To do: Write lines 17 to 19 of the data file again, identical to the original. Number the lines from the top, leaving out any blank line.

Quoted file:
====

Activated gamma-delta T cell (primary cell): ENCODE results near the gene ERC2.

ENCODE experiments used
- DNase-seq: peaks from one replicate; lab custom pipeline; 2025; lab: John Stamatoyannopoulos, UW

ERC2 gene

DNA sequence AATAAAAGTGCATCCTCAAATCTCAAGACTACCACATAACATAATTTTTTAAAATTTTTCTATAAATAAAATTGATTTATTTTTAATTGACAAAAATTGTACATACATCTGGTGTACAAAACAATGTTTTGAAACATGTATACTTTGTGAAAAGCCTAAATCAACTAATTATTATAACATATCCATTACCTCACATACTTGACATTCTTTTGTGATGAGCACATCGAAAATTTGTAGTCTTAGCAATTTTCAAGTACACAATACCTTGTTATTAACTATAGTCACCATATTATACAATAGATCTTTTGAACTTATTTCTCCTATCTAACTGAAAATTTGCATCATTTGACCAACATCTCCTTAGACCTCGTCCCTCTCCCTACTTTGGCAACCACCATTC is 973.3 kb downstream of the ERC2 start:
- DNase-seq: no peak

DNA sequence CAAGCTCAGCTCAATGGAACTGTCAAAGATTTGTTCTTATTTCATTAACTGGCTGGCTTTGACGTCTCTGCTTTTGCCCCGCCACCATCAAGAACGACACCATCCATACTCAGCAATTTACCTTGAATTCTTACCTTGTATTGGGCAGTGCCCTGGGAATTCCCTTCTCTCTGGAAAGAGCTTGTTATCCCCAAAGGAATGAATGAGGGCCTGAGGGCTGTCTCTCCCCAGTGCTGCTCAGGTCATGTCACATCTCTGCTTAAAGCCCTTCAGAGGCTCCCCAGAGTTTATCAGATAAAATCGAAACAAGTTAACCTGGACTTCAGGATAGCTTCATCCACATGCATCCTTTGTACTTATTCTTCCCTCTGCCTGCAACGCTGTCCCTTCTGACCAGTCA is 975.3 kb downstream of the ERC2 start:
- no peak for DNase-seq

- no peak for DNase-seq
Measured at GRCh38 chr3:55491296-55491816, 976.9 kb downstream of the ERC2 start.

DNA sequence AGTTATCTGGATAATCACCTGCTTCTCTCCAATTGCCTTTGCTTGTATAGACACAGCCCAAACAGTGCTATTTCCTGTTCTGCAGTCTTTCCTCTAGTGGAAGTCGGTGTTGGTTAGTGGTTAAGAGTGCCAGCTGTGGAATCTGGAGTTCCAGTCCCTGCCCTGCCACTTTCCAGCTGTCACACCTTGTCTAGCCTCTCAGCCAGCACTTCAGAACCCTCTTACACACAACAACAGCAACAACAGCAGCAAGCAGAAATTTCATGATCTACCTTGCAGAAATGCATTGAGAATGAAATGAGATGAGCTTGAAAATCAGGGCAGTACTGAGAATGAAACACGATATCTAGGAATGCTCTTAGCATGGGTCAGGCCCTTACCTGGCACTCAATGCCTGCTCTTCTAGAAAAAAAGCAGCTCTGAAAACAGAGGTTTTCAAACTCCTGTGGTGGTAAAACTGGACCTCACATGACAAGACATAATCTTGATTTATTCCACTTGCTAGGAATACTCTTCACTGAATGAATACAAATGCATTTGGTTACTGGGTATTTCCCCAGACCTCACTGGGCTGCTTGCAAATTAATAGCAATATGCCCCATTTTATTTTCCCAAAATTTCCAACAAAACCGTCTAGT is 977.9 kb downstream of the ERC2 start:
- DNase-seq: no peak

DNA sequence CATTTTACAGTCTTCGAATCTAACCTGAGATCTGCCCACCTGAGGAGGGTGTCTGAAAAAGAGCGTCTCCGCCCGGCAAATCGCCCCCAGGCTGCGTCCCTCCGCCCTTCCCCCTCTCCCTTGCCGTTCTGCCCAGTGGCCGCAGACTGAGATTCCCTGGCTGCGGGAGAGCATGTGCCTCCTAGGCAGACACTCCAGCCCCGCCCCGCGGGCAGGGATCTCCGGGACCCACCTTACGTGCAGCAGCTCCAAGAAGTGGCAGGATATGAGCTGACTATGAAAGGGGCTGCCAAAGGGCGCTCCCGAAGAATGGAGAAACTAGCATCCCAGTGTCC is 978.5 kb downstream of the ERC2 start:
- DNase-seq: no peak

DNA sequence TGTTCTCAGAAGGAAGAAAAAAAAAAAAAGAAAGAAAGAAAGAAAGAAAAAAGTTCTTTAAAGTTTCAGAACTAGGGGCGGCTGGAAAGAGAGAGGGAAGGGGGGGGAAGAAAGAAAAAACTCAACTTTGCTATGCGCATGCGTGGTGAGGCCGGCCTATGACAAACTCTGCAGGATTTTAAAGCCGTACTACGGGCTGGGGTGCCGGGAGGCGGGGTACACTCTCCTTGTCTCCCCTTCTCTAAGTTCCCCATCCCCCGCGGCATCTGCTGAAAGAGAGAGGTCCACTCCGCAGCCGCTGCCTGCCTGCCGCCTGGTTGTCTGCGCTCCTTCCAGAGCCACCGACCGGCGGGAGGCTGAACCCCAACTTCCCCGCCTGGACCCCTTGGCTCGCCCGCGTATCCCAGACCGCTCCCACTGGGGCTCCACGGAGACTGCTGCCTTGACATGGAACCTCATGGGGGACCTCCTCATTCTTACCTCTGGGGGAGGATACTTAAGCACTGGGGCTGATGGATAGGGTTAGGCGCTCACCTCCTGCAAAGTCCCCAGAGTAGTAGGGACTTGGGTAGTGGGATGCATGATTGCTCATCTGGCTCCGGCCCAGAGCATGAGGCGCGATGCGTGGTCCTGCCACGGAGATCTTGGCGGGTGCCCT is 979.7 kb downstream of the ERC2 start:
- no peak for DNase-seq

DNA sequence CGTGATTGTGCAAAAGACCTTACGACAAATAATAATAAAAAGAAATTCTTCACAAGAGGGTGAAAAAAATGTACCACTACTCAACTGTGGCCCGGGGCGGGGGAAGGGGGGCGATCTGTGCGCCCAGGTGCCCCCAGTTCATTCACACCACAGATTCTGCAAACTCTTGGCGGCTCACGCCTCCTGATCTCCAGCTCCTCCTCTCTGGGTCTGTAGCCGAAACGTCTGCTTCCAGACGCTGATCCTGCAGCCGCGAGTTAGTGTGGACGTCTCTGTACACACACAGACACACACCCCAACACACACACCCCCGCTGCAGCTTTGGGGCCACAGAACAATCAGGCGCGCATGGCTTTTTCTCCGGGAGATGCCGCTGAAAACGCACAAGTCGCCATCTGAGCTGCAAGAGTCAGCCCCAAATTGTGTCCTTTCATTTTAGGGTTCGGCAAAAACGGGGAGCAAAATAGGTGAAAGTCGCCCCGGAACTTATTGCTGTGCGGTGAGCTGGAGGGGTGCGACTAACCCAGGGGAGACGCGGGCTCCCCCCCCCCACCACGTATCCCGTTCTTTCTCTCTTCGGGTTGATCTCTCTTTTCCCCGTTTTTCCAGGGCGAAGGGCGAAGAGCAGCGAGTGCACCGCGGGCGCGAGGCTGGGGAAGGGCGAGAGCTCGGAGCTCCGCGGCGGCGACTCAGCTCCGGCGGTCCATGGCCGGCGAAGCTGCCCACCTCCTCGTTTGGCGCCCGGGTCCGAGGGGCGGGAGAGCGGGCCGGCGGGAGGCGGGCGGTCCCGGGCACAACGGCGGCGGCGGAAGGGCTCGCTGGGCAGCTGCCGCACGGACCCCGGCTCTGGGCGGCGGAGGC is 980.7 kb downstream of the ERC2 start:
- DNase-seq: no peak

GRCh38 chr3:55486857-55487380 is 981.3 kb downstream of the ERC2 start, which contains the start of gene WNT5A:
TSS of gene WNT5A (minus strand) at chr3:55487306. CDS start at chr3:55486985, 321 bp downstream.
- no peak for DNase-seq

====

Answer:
DNA sequence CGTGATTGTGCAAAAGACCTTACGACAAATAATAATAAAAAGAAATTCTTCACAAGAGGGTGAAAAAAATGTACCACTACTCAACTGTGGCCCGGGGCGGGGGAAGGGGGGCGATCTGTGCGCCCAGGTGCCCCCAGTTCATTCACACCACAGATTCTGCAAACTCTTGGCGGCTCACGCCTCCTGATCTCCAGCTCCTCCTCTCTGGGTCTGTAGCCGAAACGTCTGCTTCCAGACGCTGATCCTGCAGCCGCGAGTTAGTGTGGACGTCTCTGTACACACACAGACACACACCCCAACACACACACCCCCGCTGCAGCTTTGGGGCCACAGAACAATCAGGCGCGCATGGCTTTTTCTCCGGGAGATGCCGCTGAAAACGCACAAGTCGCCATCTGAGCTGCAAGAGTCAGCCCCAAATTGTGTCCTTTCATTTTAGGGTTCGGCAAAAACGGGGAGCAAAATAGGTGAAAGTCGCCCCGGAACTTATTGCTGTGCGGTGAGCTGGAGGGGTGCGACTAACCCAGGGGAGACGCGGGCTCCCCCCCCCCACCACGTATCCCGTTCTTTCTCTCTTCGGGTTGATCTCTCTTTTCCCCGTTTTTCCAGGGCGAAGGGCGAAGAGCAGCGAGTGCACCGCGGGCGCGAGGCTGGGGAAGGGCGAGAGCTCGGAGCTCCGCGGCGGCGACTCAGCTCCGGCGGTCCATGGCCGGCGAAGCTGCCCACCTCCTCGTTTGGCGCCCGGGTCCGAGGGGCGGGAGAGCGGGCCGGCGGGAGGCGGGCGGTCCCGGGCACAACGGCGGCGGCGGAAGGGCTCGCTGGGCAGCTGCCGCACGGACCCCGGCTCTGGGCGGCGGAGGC is 980.7 kb downstream of the ERC2 start:
- DNase-seq: no peak

GRCh38 chr3:55486857-55487380 is 981.3 kb downstream of the ERC2 start, which contains the start of gene WNT5A: